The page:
Football violence may have been toned down over the last few decades, but it certainly hasn’t been stamped out as it still exists. The recent violent incident in Brazil on December 8 was a disgrace to the game and the sport also received another black mark over in Scotland last week. On Friday, Celtic, the Scottish Premier league champions, visited Fir Park to take on Motherwell and their fans caused a considerable amount of damage to the stadium during the game.

As a result, the club has decided to ban 128 supporters indefinitely from attending any of their matches at home and away. The length of the bans are expected to be announced have all of the investigations have been completed. But if they want to send out the right message and prevent this sort of thing from happening again, the bans should be for a minimum of 10 years and I don’t have a problem with lifetime suspension either.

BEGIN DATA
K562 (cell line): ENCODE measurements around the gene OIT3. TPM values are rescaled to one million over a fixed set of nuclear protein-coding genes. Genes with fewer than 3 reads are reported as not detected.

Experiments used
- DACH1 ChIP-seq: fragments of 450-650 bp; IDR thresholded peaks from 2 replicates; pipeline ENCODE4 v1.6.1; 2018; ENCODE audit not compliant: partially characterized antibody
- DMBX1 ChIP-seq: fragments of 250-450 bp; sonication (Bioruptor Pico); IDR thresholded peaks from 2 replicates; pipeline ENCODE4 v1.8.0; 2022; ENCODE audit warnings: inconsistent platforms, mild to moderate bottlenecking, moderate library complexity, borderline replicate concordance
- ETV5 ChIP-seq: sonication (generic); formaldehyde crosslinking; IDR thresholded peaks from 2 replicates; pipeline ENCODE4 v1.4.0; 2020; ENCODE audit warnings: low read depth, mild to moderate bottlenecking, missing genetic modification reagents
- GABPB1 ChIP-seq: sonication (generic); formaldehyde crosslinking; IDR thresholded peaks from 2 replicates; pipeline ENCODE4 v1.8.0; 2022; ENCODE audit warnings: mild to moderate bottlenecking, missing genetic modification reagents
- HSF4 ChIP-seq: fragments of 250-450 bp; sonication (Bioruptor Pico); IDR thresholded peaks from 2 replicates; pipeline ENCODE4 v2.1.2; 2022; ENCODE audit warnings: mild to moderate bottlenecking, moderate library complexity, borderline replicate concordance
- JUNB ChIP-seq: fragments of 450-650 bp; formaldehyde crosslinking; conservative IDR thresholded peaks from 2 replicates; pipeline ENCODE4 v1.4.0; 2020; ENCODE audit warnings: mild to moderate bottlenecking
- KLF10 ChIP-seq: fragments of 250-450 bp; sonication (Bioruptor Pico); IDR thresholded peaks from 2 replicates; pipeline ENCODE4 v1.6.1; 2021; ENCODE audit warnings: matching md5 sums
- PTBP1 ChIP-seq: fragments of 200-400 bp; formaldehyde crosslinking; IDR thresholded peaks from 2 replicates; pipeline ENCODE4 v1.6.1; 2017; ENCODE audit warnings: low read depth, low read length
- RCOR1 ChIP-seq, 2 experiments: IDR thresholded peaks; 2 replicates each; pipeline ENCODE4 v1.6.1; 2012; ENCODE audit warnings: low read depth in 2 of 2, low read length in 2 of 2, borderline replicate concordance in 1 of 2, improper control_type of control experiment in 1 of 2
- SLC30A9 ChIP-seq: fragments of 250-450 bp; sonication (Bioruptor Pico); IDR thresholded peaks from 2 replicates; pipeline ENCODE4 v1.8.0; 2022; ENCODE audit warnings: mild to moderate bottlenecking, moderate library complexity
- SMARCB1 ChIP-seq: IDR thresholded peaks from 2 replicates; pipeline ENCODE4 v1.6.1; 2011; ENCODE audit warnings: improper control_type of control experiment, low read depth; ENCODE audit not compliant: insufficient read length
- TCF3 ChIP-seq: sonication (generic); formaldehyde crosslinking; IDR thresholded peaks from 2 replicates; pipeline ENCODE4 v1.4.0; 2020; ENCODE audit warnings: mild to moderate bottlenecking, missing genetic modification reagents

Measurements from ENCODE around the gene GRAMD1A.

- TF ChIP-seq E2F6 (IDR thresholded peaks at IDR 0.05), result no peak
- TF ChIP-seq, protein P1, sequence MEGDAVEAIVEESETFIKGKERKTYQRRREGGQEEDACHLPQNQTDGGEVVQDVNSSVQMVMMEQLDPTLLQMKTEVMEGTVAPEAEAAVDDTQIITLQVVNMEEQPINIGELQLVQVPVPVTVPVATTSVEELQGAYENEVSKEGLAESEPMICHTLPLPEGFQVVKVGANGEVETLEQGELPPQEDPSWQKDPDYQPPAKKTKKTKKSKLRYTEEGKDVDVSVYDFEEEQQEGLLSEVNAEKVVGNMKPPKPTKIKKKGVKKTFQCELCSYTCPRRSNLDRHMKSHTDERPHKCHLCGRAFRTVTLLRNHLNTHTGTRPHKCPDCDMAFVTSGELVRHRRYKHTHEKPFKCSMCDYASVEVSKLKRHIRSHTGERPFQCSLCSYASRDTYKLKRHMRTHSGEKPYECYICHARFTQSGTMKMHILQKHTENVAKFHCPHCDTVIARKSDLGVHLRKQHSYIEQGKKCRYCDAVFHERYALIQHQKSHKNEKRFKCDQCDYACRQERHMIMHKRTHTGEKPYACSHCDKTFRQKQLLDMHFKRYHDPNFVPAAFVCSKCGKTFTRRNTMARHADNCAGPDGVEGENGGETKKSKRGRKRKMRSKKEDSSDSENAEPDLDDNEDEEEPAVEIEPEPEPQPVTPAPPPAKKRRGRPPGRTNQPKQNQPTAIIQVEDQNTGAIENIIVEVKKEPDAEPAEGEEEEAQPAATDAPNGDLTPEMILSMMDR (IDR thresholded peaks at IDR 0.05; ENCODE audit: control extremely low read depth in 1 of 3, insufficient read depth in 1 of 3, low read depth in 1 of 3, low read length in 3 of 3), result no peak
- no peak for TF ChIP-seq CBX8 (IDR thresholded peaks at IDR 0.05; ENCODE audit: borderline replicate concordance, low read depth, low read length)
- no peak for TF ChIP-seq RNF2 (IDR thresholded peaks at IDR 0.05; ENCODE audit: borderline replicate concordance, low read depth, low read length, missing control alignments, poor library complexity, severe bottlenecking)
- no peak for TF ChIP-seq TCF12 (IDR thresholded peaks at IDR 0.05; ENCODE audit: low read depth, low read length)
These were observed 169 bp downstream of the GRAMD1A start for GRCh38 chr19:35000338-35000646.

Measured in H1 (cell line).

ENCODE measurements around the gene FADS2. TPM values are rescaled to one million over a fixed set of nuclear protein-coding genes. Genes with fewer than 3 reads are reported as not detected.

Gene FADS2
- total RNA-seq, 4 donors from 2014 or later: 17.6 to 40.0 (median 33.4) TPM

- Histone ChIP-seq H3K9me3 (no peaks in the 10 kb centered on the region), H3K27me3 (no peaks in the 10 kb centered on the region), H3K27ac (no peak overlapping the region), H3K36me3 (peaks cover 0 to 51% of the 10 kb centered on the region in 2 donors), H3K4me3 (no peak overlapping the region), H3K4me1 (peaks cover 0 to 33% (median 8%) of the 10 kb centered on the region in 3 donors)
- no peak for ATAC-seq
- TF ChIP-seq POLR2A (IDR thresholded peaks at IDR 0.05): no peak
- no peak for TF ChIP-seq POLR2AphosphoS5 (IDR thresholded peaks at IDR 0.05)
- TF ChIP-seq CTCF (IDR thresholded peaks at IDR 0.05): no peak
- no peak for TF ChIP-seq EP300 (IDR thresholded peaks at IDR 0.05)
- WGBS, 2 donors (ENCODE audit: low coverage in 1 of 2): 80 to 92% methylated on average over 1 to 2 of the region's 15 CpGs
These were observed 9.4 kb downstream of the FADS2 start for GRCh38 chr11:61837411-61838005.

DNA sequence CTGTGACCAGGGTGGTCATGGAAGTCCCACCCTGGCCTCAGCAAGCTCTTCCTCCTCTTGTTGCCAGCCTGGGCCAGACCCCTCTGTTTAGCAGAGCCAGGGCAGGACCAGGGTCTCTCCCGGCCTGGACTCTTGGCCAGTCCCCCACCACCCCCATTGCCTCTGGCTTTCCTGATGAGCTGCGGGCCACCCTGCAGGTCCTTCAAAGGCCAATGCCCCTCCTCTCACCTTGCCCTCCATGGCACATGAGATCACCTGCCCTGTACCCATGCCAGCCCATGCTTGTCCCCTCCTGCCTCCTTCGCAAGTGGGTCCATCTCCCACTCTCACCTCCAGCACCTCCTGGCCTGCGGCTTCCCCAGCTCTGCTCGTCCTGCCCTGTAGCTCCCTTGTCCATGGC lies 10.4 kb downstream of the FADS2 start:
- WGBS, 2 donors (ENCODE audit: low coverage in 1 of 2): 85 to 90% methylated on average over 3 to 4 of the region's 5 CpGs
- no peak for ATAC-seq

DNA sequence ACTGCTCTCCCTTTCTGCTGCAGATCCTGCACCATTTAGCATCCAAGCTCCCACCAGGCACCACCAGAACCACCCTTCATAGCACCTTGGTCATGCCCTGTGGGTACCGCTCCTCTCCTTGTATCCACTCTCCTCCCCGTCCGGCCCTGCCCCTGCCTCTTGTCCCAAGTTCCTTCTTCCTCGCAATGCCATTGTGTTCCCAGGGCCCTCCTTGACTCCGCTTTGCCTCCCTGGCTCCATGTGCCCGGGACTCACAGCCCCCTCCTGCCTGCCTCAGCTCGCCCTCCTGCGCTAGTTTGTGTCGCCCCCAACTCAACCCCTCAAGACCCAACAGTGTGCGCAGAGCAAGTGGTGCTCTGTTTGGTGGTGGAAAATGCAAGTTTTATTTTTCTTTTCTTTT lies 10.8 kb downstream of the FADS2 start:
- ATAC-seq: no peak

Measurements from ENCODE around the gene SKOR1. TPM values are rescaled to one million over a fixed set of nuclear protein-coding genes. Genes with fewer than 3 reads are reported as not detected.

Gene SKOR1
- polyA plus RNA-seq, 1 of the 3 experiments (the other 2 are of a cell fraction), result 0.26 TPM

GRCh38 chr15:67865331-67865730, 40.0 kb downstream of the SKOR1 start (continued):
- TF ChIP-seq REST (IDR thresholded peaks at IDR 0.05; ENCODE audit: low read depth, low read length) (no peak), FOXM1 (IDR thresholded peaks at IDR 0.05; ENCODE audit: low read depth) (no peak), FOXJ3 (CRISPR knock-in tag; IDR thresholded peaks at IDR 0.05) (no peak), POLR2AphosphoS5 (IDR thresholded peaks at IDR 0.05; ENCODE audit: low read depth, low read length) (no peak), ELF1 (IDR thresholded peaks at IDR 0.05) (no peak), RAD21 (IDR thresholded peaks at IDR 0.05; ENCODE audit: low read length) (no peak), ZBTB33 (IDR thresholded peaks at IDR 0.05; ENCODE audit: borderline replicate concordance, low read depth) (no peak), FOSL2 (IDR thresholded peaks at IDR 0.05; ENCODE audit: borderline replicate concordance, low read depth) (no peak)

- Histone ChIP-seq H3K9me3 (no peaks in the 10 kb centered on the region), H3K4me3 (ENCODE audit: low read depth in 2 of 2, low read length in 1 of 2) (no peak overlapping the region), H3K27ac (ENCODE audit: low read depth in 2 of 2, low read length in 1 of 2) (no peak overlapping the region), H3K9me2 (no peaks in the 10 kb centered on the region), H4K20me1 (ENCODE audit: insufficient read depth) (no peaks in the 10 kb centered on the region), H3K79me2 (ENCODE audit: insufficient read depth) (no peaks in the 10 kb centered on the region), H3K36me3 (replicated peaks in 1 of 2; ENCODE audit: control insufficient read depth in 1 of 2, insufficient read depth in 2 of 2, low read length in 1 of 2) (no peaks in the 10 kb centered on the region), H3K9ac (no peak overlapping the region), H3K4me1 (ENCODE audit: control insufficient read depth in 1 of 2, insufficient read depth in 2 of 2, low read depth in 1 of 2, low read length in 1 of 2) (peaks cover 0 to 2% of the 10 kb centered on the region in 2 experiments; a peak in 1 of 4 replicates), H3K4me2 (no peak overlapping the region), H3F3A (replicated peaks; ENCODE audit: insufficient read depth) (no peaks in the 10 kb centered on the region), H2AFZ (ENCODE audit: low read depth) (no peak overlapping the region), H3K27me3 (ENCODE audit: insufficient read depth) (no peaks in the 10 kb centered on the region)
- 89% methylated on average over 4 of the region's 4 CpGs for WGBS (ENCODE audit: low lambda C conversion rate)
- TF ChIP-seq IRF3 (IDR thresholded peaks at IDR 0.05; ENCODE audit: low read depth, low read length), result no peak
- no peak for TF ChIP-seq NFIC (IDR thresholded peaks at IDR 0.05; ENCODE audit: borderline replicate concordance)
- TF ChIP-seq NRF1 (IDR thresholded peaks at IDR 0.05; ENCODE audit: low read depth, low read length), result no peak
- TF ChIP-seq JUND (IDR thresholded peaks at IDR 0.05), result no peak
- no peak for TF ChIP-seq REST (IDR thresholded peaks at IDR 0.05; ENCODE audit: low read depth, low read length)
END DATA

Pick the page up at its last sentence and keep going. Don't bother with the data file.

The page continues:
Celtic managed to win the game 5-0, but during the contest some Celtic fans ripped out stadium seats and set off smoke bombs, flares and fireworks even though they’re illegal at Scottish games. The club wasn’t impressed with the actions of some of their fans and released a statement on December 9 which read,

“These events were an embarrassment to our great football club and are absolutely indefensible. It is clear that there is an element which has no hesitation in bringing Celtic’s name into disrepute. This is something the Club will not tolerate and we therefore have no other option but to take this action.”

The club also said that 250 of its season ticket holders are going to be relocated from their current seats to a different section of their home stadium at Celtic Park. This could have something to do with the disciplinary proceedings the team is already facing.

Some fans hung banners that referred to former IRA (Irish Republican Army )member Bobby Sands  who died in jail back in 1981 while on a hunger strike. The banners were seen in a Champions League match against AC Milan and other banners referred to William Wallace, who was a Scottish independence fighter way back in the 14th century.